About the Guidelines
The guidelines provide a practical way of developing .NET applications using C# 3.0 or later depending on versions that applications are using. The existing coding guidelines that Aliencube have been using were originally written in 2003 by Mike Kruger. Many development environments, however, have a lot been evolved from that point of time. This document is based on Dennis Doomen‘s C# Coding Guidelines released on Nov 26th, 2012.
Since Doomen’s original document was written in MS-Word and released in PDF, which is hard to be maintainable, I made a decision to use plain markdown format for easy maintenance under the same license he originally set up. In addition to that, I got a permission to translate this into Korean, which will be provided soon.
Coding guidelines are sometimes overlooked since they are considered as putting some unwanted burdens on developers. However, it has already been proved to worth doing because not all developers:
- are aware that code is generally read 10 times more than it is changed;
- are aware of the potential pitfalls of certain constructions in C#;
- are introduced into certain conventions when using the .NET Framework such as
IDisposableor the deferred execution nature of LINQ;
- are aware of the impact of using (or neglecting to use) particular solutions on aspects like security, performance, multi-language support, etc; and
- know that not every developer is as capable of understanding an elegant, but abstract, solution as the original developer.
In general, because this document cannot cover everything for each application’s purpose, those two documents provided by Microsoft are the main starting points:
Those principles have already been applied to Visual Studio. So, using the default settings can check most of our coding conventions. ReSharper that we are using checks our code in a more robust way so following its default settings would be more efficient.
In addition to them, this document provides guidelines with the following principles:
- The Principle of Least Surprise (or Astonishment) – you should choose a solution that does include any things people might not understand, or put on the wrong track.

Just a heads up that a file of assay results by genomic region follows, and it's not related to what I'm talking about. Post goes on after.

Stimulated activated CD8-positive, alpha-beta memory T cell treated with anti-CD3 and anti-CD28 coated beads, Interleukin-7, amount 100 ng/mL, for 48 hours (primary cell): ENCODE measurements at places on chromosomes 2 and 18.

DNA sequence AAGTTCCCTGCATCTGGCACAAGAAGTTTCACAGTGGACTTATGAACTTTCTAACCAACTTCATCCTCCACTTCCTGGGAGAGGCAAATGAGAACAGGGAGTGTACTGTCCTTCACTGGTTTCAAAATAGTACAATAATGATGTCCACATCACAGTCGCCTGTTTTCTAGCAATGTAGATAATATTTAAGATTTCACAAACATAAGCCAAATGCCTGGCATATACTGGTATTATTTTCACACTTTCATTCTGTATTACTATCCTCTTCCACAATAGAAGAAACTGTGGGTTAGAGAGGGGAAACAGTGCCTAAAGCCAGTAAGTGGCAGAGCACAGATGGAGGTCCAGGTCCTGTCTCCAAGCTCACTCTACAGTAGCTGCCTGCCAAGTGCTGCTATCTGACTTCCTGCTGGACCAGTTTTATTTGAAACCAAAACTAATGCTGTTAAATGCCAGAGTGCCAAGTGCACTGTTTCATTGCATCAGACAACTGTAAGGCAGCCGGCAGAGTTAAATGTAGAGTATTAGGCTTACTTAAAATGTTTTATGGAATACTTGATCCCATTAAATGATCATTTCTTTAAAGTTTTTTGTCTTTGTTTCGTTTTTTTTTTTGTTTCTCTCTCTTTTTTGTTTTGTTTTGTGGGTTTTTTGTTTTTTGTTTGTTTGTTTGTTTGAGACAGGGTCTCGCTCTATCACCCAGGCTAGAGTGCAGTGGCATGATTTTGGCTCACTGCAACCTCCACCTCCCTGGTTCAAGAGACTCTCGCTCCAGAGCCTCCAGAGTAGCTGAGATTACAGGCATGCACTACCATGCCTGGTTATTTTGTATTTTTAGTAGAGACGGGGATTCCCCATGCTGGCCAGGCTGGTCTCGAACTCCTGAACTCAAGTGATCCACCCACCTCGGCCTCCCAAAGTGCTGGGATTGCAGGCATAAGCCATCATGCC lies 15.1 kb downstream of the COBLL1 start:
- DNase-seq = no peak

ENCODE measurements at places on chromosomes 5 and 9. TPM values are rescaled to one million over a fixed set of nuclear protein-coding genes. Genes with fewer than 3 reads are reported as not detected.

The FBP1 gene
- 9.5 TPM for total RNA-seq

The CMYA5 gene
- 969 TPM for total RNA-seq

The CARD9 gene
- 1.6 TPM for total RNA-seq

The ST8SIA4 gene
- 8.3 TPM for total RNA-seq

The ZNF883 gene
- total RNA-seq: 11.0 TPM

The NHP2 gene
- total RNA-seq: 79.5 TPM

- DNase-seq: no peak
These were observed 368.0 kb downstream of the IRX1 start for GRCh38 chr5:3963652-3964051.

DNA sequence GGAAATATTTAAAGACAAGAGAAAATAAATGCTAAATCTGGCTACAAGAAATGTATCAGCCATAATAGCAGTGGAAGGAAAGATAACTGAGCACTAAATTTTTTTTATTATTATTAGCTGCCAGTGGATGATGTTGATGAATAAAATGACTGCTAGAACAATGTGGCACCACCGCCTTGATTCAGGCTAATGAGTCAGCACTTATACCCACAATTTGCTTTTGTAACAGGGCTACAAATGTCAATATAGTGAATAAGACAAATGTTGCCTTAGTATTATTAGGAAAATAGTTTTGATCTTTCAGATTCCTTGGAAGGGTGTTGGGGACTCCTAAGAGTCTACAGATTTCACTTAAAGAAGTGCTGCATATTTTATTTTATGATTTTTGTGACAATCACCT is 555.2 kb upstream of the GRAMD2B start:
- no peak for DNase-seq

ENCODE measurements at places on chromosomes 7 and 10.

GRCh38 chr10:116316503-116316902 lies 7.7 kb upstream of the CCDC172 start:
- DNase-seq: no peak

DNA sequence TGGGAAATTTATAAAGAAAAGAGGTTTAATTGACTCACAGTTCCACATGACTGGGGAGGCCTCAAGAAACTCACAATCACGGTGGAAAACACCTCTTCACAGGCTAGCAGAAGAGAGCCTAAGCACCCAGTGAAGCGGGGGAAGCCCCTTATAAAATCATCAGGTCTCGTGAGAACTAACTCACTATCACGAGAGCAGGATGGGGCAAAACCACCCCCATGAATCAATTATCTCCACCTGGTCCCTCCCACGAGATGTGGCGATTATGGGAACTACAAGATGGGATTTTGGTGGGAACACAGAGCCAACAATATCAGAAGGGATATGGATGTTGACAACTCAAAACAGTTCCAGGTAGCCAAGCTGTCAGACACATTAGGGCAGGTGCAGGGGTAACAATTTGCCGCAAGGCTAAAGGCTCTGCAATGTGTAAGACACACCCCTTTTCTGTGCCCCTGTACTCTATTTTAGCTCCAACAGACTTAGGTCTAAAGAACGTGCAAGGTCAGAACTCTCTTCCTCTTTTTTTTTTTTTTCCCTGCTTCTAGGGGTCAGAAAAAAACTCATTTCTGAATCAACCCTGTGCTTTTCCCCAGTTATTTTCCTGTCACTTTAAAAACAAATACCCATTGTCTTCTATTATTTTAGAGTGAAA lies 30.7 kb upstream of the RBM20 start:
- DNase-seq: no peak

- Keep It Simple Stupid (KISS) – the simplest solution is more than sufficient.
- You Ain’t Gonna Need It (YAGNI) – you should create a solution for the current problem rather than the ones you think will happen later on (since when can you predict the future?).
- Don’t Repeat Yourself (DRY) – you are encouraged to prevent duplication in your code base without forgetting the Rule of Three heuristic.
How to Apply
Developers are not forced to comply with this guidelines. However, they are encouraged to apply those guidelines. Each guideline is clearly labeled like:
- : This guideline must be considered for coding.
- : This guideline is strongly recommended for coding.
- : This guideline can be applied for coding.
The terms –
may – are defined in RFC 2119
In addition to the many links provided throughout this document, the following books, articles and sites for everyone interested in software quality are recommended:
- Code Complete: A Practical Handbook of Software Construction (Steve McConnel)
It deals with all aspects of software development, and even though the book was originally written in 2004, but you’ll be surprised when you see how accurate it still is. I wrote a review in 2009 if you want to get a sense of its contents.
- The Art of Agile Development (James Shore)
Another great all-encompassing trip through the many practices preached by processes like Scrum and Extreme Programming. If you’re looking for a quick introduction with a pragmatic touch, make sure you read James’ book.
The book that started my interest for both Domain Driven Design and Test Driven Development. It’s one of those books that I wished I had read a few years earlier. It would have saved me from many mistakes.
Although he is not that active anymore, in the last couple of years he has written some excellent blog posts on Test Driven Development, Design Patterns and design principles. I’ve learned a lot from his real-life and practical insights.
A set of rules and recommendations that you should adhere to when creating your own implementations of
The rationale and source of several of the new guidelines in this documented, written by Jon Wagner.
Table of Contents
- Class Design Guidelines
- Member Design Guidelines
- Miscellaneous Design Guidelines
- Maintainability Guidelines
- Naming Guidelines
- Performance Guidelines
- Framework Guidelines
- Documentation Guidelines
- Layout Guidelines
This is released under New BSD License as its original distributor does.
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